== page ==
It's a new year! Everyone woke up to this week with bright-eyed optimism and hope, armed with new resolutions. We promise to lose some weight, learn a new skill, finish patching all the holes in the wall, or what have you. Yet inevitably those resolutions fail. We eat that second donut. We watch TV instead of reading a book. We slip up once and it's so easy to put all our hopes and resolutions away for another year when it will be that much harder to start all over again.
I mention this depressing fact because resolutions are a lot like any creative project. Any time you choose to create something, you're taking a risk that you might fail. It's a hard fact to face, but living a creative life will be so much easier if you give up now. Expect to fail. But then pick up the left over felt and thread and try again!
Above, I posted a photo of my Christmas batch of French macarons (I do have a minor obsession with those chameleon pastries--so be warned that I'll share much more about them). This time, I took a risk. I tried a new recipe for macarons that a fellow Pinner was kind enough to share. The result the first time for these finicky desserts was not up to standards. The brand new gel food coloring that I tried made the macaron pink -- not red, white, and swirled. The macaron shell itself was too puffy, occasionally hollow, with pointy tops. Now, it tasted fine, but the perfectionist in me was quite disappointed. My fellow Pinner's macarons were gorgeous, absolutely flawless! And mine was like a puffy dreidel.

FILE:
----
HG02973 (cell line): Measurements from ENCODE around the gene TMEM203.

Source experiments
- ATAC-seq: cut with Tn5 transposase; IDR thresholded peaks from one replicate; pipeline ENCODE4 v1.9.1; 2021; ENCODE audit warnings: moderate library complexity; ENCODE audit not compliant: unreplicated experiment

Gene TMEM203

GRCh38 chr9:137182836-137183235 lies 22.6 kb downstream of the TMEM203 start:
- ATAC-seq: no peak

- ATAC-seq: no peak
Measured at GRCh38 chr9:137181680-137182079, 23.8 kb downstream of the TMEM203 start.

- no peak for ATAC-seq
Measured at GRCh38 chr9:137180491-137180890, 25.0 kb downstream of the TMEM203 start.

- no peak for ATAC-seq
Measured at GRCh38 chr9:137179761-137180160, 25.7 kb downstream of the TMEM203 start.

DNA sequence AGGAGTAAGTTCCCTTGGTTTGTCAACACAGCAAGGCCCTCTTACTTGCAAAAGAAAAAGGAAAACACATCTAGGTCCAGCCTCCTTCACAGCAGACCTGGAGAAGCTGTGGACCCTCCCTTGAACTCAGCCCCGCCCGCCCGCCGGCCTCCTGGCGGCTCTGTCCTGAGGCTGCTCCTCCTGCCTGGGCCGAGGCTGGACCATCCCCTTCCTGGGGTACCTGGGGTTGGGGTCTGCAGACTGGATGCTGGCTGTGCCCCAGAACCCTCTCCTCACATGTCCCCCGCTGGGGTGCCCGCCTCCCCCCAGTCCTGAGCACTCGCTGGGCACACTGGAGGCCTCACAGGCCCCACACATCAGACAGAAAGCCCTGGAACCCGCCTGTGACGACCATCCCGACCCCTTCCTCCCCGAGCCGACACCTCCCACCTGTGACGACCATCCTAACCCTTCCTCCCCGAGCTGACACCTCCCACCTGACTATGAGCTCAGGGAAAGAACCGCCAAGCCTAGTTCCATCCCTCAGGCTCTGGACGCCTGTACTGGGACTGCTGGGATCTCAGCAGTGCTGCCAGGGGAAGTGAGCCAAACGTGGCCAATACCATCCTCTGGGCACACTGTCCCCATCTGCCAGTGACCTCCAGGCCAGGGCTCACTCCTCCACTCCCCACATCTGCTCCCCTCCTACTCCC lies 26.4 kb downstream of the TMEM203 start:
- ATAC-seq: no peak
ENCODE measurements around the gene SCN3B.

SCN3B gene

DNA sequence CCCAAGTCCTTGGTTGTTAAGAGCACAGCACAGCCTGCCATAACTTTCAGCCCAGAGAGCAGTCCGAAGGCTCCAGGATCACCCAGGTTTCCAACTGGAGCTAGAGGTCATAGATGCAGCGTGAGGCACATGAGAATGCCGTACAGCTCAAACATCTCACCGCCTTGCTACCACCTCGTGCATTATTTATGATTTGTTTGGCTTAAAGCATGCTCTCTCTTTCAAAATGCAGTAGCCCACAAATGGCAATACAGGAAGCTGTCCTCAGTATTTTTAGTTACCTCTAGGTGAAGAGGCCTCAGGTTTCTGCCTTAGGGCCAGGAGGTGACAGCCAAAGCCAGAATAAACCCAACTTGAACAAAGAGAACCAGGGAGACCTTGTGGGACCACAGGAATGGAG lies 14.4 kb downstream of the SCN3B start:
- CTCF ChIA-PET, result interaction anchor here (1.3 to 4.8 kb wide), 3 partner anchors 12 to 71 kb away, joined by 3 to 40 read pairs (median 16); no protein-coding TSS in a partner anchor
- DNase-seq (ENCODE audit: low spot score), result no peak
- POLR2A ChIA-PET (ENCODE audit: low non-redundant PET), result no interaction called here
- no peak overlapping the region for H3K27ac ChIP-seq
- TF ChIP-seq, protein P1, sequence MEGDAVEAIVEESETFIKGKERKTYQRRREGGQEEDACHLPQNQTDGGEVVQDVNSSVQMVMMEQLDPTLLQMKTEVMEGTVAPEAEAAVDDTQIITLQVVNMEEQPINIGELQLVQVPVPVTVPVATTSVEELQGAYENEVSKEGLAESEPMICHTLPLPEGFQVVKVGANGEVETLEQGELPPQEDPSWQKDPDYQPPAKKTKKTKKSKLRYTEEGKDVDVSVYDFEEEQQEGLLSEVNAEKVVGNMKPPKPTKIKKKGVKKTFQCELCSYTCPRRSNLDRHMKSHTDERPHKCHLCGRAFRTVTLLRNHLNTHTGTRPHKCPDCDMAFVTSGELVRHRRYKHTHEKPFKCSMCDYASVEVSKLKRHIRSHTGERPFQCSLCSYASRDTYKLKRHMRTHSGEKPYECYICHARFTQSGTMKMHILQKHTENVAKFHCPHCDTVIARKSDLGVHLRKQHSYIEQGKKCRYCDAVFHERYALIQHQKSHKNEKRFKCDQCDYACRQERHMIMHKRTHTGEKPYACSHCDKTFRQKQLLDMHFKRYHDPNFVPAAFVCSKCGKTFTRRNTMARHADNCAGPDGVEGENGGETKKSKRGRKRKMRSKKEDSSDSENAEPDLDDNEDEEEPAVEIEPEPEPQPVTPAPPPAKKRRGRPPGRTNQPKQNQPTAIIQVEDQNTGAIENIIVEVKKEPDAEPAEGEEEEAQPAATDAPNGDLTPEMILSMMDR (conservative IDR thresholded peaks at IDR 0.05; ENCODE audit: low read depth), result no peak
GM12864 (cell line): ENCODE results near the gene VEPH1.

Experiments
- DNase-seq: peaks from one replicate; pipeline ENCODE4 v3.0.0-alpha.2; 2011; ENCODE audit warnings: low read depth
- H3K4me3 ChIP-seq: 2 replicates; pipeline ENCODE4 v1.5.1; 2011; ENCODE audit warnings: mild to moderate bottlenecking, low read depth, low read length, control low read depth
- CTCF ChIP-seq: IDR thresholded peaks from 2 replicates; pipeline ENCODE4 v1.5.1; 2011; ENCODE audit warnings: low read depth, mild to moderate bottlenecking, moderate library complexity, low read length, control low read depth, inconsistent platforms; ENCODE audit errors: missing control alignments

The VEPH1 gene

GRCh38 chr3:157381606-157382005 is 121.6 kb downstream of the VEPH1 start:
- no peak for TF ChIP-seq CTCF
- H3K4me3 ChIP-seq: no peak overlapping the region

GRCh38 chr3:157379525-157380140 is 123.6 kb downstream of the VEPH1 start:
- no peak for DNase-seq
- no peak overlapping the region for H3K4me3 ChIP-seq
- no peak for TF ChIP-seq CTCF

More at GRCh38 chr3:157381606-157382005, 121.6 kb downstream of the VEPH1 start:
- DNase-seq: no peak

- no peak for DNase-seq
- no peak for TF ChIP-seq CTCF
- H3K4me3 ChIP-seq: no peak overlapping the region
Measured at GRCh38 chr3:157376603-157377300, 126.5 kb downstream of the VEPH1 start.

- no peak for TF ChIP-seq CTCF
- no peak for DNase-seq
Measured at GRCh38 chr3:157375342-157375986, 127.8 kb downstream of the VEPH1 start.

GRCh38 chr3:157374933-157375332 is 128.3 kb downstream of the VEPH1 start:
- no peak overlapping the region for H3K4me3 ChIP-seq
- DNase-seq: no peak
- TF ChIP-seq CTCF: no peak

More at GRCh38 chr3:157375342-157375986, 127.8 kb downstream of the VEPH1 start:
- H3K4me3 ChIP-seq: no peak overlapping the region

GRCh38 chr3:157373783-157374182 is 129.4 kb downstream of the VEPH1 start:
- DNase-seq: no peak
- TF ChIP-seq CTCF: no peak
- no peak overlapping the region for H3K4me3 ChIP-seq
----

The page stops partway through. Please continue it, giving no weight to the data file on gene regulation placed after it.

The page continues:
Poor puffy hollow macarons.
So what did I do? I tried the recipe a second time, altered a few details, and produced one of the prettiest batches of macarons I have ever baked.
The moral is that you have to keep trying, whether for a new year's resolution or for any creative enterprise. So what if your craft doesn't look like the one in the picture? Did you have fun making it? Do you like the final results? No? Then keep trying. And if you do like it, then fantastic! I'll borrow from cooking icon Julia Child, who said that "The only real stumbling block is fear of failure. In cooking you've got to have a what-the-hell attitude.” (Yes, that sweet lady actually said "what the hell"!). Be content with your projects, and remember that every failure is a lesson learned. Be proud that you dared to try and realize that most of your mistakes are far less noticeable that you think. So give yourself permission to fail. I already gave myself permission, so maybe I'll spare you a few mistakes along the way. Good luck with your projects and enjoy each failure and success!